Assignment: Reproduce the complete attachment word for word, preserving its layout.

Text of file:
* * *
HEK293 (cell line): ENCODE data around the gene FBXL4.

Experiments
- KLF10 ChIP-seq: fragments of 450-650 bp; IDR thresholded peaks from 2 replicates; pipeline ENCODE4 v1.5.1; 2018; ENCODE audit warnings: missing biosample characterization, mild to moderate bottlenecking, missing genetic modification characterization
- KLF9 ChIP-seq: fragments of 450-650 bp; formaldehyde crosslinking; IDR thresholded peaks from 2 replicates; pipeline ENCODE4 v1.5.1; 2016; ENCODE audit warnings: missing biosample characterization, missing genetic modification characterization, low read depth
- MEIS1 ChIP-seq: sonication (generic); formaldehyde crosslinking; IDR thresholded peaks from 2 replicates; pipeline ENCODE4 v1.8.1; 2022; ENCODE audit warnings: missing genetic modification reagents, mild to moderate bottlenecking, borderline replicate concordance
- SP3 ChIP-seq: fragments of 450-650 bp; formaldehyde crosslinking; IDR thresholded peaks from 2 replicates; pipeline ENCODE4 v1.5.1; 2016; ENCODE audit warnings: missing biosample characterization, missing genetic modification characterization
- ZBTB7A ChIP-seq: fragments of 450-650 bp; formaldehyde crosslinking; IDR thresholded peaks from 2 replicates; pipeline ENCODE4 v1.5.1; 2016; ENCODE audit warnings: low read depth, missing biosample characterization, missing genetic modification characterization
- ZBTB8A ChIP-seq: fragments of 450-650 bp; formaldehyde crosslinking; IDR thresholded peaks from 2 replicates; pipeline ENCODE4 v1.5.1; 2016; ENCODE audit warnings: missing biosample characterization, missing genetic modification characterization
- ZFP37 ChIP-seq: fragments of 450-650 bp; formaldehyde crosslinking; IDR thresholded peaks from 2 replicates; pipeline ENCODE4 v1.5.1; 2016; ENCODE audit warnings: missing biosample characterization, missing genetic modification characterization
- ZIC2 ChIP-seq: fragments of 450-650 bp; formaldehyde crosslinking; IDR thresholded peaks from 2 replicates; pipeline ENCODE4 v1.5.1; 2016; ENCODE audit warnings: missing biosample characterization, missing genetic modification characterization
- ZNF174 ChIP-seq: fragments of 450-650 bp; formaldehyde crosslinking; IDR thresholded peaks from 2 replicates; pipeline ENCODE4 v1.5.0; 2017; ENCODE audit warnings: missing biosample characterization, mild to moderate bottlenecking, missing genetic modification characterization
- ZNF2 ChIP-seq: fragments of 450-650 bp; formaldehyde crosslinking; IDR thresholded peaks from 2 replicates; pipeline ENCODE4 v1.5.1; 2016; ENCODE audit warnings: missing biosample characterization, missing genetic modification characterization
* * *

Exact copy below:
HEK293 (cell line): ENCODE data around the gene FBXL4.

Experiments
- KLF10 ChIP-seq: fragments of 450-650 bp; IDR thresholded peaks from 2 replicates; pipeline ENCODE4 v1.5.1; 2018; ENCODE audit warnings: missing biosample characterization, mild to moderate bottlenecking, missing genetic modification characterization
- KLF9 ChIP-seq: fragments of 450-650 bp; formaldehyde crosslinking; IDR thresholded peaks from 2 replicates; pipeline ENCODE4 v1.5.1; 2016; ENCODE audit warnings: missing biosample characterization, missing genetic modification characterization, low read depth
- MEIS1 ChIP-seq: sonication (generic); formaldehyde crosslinking; IDR thresholded peaks from 2 replicates; pipeline ENCODE4 v1.8.1; 2022; ENCODE audit warnings: missing genetic modification reagents, mild to moderate bottlenecking, borderline replicate concordance
- SP3 ChIP-seq: fragments of 450-650 bp; formaldehyde crosslinking; IDR thresholded peaks from 2 replicates; pipeline ENCODE4 v1.5.1; 2016; ENCODE audit warnings: missing biosample characterization, missing genetic modification characterization
- ZBTB7A ChIP-seq: fragments of 450-650 bp; formaldehyde crosslinking; IDR thresholded peaks from 2 replicates; pipeline ENCODE4 v1.5.1; 2016; ENCODE audit warnings: low read depth, missing biosample characterization, missing genetic modification characterization
- ZBTB8A ChIP-seq: fragments of 450-650 bp; formaldehyde crosslinking; IDR thresholded peaks from 2 replicates; pipeline ENCODE4 v1.5.1; 2016; ENCODE audit warnings: missing biosample characterization, missing genetic modification characterization
- ZFP37 ChIP-seq: fragments of 450-650 bp; formaldehyde crosslinking; IDR thresholded peaks from 2 replicates; pipeline ENCODE4 v1.5.1; 2016; ENCODE audit warnings: missing biosample characterization, missing genetic modification characterization
- ZIC2 ChIP-seq: fragments of 450-650 bp; formaldehyde crosslinking; IDR thresholded peaks from 2 replicates; pipeline ENCODE4 v1.5.1; 2016; ENCODE audit warnings: missing biosample characterization, missing genetic modification characterization
- ZNF174 ChIP-seq: fragments of 450-650 bp; formaldehyde crosslinking; IDR thresholded peaks from 2 replicates; pipeline ENCODE4 v1.5.0; 2017; ENCODE audit warnings: missing biosample characterization, mild to moderate bottlenecking, missing genetic modification characterization
- ZNF2 ChIP-seq: fragments of 450-650 bp; formaldehyde crosslinking; IDR thresholded peaks from 2 replicates; pipeline ENCODE4 v1.5.1; 2016; ENCODE audit warnings: missing biosample characterization, missing genetic modification characterization